Cloth $59.00 ISBN: 9780226757537 Published May 2001
Paper $29.00 ISBN: 9780226757544 Published May 2001
E-book $7.00 to $29.00 About E-books ISBN: 9780226757520 Published June 2010

Tortured Subjects

Pain, Truth, and the Body in Early Modern France

Lisa Silverman

Tortured Subjects
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Lisa Silverman

296 pages | 8 halftones, 1 table | 6 x 9 | © 2001
Cloth $59.00 ISBN: 9780226757537 Published May 2001
Paper $29.00 ISBN: 9780226757544 Published May 2001
E-book $7.00 to $29.00 About E-books ISBN: 9780226757520 Published June 2010
At one time in Europe, there was a point to pain: physical suffering could be a path to redemption. This religious notion suggested that truth was lodged in the body and could be achieved through torture. In Tortured Subjects, Lisa Silverman tells the haunting story of how this idea became a fixed part of the French legal system during the early modern period.

Looking closely at the theory and practice of judicial torture in France from 1600 to 1788, the year in which it was formally abolished, Silverman revisits dossiers compiled in criminal cases, including transcripts of interrogations conducted under torture, as well as the writings of physicians and surgeons concerned with the problem of pain, records of religious confraternities, diaries and letters of witnesses to public executions, and the writings of torture's abolitionists and apologists. She contends that torture was at the center of an epistemological crisis that forced French jurists and intellectuals to reconsider the relationship between coercion and sincerity, or between free will and evidence. As the philosophical consensus on which torture rested broke down, and definitions of truth and pain shifted, so too did the foundation of torture, until by the eighteenth century, it became an indefensible practice.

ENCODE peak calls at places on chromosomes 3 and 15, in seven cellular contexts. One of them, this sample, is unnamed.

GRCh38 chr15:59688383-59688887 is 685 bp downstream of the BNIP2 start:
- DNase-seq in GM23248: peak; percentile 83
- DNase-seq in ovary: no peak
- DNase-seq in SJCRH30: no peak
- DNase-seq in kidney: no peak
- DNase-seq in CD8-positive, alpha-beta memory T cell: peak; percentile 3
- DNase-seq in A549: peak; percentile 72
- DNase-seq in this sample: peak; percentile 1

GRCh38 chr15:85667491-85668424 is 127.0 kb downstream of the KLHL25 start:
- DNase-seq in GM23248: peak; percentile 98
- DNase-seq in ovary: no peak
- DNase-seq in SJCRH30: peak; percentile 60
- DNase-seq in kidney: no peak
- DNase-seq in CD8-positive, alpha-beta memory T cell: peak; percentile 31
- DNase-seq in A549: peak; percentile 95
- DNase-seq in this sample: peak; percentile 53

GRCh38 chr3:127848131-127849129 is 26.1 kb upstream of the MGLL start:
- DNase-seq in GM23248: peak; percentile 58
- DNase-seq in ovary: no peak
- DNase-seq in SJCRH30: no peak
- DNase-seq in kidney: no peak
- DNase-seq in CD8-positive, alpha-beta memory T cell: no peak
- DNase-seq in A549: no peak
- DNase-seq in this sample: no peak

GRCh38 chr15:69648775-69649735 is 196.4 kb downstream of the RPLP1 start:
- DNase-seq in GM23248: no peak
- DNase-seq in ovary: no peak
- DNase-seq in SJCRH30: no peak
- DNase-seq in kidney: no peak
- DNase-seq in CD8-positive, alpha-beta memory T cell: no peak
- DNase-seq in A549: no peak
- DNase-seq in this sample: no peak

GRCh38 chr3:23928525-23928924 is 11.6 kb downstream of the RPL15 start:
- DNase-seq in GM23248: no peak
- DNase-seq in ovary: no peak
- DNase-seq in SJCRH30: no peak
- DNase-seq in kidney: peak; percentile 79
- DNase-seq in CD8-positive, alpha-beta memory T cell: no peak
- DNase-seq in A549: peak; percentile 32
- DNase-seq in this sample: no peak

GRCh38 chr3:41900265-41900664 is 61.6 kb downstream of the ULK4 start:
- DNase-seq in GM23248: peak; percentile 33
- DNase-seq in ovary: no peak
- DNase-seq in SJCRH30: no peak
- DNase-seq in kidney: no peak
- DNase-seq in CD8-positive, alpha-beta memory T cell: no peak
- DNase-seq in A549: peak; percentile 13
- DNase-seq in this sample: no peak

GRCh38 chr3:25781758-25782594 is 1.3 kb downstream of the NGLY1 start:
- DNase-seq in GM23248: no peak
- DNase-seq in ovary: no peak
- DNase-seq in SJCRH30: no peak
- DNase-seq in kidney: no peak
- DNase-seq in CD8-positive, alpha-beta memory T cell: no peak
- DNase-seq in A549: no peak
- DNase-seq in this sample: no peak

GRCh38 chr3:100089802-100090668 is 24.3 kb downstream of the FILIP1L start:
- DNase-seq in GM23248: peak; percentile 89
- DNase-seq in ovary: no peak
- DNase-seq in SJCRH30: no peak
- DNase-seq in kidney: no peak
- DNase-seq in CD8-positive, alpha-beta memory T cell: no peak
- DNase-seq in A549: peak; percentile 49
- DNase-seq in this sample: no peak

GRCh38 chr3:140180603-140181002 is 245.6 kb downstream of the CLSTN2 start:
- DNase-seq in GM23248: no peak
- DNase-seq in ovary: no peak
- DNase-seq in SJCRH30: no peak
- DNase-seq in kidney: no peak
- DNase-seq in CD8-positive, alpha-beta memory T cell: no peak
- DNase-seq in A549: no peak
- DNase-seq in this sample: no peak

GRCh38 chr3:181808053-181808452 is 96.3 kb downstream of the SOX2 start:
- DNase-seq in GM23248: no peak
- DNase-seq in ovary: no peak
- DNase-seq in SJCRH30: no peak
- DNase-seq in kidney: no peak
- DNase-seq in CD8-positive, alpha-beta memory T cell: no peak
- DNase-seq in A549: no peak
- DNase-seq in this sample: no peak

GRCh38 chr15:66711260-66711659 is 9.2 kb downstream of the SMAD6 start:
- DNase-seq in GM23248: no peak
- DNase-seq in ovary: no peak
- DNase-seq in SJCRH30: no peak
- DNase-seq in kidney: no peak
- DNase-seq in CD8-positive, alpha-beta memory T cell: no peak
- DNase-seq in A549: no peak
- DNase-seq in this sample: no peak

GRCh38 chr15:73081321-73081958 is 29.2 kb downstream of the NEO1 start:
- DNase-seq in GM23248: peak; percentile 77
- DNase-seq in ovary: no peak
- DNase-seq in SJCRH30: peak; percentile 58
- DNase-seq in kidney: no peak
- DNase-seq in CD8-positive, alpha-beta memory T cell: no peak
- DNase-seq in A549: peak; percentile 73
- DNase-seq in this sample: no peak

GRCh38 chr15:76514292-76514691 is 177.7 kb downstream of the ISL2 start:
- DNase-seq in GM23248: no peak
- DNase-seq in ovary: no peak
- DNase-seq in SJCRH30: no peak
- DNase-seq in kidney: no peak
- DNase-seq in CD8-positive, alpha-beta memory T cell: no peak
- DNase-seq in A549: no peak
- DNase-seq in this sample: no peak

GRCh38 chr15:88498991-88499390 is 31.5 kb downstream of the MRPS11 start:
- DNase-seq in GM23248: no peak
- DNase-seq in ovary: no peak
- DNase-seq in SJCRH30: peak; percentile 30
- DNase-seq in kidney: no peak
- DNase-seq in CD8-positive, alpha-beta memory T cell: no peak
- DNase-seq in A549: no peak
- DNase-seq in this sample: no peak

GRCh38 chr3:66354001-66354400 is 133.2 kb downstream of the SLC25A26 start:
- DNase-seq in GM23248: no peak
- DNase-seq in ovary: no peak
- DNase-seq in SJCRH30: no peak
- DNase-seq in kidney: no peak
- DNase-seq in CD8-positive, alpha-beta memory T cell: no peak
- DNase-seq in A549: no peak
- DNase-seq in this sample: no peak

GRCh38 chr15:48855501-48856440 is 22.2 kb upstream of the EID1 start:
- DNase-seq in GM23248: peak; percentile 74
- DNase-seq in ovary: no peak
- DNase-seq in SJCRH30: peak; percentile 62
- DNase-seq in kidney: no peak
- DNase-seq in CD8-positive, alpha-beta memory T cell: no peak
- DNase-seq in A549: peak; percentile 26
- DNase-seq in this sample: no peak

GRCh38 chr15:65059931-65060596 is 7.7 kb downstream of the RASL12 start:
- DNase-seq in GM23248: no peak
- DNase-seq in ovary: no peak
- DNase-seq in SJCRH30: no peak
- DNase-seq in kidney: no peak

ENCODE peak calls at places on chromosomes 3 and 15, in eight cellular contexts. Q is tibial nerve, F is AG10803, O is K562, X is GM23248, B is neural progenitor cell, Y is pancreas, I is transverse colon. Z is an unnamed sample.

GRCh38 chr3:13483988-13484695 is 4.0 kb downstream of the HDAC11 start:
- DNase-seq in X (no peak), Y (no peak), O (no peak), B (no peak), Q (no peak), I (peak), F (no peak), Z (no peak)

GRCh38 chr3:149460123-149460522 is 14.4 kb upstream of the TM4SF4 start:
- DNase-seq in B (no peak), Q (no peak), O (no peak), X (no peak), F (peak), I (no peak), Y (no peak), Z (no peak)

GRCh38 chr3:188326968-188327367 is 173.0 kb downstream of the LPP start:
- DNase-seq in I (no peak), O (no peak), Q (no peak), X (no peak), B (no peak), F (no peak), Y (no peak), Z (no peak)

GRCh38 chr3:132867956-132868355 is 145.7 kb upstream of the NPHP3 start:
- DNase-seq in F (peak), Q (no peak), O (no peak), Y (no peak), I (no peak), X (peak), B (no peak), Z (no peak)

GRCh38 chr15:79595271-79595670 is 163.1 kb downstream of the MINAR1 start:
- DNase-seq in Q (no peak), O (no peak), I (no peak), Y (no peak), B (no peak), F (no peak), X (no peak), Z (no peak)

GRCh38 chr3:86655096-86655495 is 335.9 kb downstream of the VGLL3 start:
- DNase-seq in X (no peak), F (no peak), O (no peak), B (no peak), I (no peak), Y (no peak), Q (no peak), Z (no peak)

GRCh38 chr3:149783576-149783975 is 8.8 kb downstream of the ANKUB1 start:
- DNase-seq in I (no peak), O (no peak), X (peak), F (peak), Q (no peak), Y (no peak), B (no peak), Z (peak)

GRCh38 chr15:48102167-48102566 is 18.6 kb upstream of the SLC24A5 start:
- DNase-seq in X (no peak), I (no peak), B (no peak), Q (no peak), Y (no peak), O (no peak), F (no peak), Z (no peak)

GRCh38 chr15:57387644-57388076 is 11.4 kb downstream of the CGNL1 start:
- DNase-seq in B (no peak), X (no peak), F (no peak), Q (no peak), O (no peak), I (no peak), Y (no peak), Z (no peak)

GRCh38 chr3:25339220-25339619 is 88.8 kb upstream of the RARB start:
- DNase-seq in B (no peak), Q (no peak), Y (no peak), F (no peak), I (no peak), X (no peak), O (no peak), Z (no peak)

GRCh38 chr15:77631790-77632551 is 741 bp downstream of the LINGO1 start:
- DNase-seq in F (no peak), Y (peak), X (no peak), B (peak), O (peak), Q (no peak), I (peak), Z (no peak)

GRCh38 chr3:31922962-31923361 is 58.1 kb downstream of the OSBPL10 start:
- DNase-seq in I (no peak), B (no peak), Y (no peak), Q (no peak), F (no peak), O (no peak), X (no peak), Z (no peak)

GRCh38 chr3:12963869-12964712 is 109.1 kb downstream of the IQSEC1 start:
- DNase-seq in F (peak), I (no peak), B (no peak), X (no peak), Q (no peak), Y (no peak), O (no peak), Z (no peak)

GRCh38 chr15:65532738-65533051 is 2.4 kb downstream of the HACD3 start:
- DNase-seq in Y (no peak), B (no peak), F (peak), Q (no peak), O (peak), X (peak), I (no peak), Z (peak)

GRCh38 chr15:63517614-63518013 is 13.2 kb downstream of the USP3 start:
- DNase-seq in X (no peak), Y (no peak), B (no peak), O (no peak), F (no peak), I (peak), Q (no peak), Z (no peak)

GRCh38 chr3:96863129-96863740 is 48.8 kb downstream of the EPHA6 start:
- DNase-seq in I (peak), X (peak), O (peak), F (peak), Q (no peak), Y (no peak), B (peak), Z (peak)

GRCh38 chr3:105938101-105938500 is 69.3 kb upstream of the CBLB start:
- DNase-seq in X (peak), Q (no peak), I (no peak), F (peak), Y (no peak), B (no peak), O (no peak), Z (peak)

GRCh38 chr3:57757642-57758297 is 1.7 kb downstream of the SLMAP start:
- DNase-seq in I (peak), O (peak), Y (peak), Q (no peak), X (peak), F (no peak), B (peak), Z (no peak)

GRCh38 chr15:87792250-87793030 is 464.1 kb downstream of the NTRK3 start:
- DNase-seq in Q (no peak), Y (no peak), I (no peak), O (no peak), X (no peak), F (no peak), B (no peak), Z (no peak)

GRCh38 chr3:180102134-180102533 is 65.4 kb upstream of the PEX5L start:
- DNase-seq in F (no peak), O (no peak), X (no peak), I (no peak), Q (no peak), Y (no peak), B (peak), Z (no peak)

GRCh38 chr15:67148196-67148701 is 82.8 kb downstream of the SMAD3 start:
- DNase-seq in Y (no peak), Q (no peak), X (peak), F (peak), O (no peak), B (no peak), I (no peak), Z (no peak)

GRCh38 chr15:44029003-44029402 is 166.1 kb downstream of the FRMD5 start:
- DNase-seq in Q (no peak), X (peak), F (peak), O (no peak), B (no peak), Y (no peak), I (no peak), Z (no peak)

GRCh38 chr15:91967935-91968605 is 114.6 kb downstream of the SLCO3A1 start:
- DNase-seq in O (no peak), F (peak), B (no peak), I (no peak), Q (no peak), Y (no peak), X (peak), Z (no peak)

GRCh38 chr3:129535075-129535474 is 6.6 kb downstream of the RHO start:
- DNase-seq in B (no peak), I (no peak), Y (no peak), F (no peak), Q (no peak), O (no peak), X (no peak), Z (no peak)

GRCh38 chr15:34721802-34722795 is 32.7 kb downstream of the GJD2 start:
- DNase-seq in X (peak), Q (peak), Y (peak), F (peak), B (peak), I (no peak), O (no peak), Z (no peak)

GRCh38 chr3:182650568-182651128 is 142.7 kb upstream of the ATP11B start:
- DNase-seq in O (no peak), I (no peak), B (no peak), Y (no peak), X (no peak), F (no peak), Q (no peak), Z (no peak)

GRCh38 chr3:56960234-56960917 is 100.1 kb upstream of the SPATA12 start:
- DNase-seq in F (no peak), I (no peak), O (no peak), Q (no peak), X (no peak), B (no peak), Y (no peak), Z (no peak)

Contents
List of Illustrations
Preface
A Note on Foreign Terms
Introduction
Part One: An Epistemology of Pain
1. Murder in the rue Noue: The Trials of Jean Bourdil and the Legal System of Old Regime France
2. "If he trembles, if he weeps, or sighs . . .": Judges, Legal Manuals, and the Theory of Torture
3. "To know the truth from his mouth": The Practice of Torture in the Parlement of Toulouse, 1600-1788
Part Two: Pain, Truth, and the Body
4. "The executioner of his own life": Lay Piety and the Valorization of Pain
5. "The tortu'd patient": Pain, Surgery, and Suffering
6. ". . . as if pain could draw the truth from a suffering wretch": Pain as Politics
Epilogue
Appendix
Notes
Bibliography
Index
For more information, or to order this book, please visit http://www.press.uchicago.edu
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